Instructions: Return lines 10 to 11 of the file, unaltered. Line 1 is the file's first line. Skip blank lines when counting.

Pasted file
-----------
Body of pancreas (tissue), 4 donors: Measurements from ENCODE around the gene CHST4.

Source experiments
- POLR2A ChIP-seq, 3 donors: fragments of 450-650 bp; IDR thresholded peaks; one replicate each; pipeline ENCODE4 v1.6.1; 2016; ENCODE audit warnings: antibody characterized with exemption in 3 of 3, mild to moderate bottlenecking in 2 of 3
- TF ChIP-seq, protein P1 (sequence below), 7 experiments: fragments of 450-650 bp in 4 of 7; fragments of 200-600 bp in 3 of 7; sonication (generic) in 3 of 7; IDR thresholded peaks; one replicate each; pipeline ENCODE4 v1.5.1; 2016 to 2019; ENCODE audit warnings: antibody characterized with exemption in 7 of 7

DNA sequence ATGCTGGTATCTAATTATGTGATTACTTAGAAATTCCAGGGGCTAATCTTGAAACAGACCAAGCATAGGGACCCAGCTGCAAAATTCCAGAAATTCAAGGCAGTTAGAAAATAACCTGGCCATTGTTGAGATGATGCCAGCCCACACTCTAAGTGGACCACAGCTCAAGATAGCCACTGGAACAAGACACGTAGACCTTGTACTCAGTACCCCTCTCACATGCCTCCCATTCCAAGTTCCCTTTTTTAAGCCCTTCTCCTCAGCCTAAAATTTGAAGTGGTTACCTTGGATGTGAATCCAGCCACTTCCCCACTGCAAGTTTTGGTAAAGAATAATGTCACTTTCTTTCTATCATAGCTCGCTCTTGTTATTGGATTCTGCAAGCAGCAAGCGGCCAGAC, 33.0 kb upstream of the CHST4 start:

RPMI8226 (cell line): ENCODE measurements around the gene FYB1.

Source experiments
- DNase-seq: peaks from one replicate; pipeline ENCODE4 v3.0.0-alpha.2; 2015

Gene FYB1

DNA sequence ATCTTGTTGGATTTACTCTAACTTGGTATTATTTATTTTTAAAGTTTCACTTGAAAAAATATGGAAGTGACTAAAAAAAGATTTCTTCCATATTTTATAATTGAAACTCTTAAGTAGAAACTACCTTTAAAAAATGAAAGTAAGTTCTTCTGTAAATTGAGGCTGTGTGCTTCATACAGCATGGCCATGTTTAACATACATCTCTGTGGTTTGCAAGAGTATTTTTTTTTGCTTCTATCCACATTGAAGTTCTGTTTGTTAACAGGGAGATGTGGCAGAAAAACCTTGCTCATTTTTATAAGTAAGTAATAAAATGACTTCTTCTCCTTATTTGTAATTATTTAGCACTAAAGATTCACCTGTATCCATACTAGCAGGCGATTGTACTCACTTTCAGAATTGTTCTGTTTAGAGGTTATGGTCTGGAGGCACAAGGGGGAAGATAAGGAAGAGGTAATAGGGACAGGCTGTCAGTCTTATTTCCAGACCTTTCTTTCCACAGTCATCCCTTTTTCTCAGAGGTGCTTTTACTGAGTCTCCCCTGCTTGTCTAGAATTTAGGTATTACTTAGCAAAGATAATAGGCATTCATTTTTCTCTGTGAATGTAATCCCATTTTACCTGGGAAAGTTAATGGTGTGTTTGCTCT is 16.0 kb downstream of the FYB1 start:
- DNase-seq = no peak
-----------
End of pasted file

DNA sequence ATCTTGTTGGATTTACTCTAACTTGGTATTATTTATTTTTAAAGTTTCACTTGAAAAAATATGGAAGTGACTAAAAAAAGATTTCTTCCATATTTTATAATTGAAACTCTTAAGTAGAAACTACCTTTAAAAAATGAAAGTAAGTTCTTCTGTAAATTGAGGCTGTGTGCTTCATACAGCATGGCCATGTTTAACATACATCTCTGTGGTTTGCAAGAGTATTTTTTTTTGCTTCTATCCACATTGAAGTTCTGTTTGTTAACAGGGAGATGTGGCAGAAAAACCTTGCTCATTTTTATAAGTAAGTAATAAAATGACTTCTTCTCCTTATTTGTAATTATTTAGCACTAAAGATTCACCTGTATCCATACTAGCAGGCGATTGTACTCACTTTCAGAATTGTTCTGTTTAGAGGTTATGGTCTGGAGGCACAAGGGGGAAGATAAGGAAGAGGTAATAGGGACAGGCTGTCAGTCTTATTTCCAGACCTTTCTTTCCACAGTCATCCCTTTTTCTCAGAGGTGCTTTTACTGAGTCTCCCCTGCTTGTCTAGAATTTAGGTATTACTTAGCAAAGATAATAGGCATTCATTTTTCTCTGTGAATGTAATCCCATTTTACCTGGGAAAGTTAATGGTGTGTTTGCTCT is 16.0 kb downstream of the FYB1 start:
- DNase-seq = no peak